Rengetsu: Solitary Yet Sociable

[Transcript to Curator Audio Podcast]

As a Buddhist nun and artist, Rengetsu spent much of her time alone creating art and meditating upon the nature of life. Many of her poems refer to her solitary existence, for instance this verse about the wind in the pines:

Living deep in the mountains
I’ve grown fond of the
Solitary sound of the pines;
On days that the wind does not blow
How lonely it is!

However, Rengetsu was also sociable, and spent much time in the company of fellow artists and literary figures. She enjoyed the regular gatherings of the Kyoto literati, drinking sake and sencha tea, while discussing politics and culture. During these gatherings, artists often produced collaborative works for special occasions and to commemorate special relationships. Rengetsu inscribed poems in her elegant calligraphy alongside the paintings by her friends. She collaborated most closely with Tomioka Tessai and Wada Gesshin. Tessai painted the famous portrait of Rengetsu as an elderly nun, reproduced in the introductory text panel of this exhibition. Tessai was a younger artist who she is believed to have loved like her own son. Her relationship with Gesshin, or “Moon Mind,”- the artist whose lotus painting is included in this exhibition - is thought to have been even more intimate. The two like-minded Buddhist artists, both named after the moon, very likely shared many a beautiful night contemplating its transient beauty.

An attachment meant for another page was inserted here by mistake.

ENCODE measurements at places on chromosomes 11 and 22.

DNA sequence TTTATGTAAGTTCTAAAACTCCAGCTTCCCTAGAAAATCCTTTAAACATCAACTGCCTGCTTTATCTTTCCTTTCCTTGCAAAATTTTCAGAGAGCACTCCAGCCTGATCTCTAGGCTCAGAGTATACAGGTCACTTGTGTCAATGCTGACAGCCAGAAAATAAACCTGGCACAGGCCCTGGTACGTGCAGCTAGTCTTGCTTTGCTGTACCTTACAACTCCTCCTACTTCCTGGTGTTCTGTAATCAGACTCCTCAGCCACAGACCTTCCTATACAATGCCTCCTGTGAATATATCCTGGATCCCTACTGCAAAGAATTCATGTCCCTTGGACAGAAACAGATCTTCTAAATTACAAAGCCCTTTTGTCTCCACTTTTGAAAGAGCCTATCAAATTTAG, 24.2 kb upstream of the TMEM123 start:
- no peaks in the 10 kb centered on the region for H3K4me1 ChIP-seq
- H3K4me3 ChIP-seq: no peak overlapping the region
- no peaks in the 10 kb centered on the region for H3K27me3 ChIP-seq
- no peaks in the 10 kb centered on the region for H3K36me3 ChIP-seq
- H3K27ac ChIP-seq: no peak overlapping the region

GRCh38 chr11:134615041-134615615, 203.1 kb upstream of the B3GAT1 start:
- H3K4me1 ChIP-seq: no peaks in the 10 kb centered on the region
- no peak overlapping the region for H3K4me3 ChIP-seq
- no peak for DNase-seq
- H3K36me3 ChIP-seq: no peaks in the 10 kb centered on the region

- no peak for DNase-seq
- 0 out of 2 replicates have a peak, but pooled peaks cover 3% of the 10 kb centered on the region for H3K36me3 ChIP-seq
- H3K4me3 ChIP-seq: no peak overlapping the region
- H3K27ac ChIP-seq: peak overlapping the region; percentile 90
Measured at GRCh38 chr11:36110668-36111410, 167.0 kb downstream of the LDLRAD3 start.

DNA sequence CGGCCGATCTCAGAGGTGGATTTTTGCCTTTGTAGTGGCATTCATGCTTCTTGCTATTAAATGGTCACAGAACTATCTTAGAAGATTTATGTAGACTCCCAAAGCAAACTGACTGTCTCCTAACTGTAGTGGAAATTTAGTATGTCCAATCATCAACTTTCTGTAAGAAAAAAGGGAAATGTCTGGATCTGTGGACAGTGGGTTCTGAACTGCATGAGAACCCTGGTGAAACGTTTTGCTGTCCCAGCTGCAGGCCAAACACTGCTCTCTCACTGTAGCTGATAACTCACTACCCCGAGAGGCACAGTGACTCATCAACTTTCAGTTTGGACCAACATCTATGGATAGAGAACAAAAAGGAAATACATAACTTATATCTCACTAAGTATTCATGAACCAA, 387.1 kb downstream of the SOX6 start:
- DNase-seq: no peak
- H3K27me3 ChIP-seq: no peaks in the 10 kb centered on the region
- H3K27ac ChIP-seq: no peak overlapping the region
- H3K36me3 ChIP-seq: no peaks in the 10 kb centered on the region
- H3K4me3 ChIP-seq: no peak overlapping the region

Text written by Meher McArthur
Audio produced by Julian Bermudez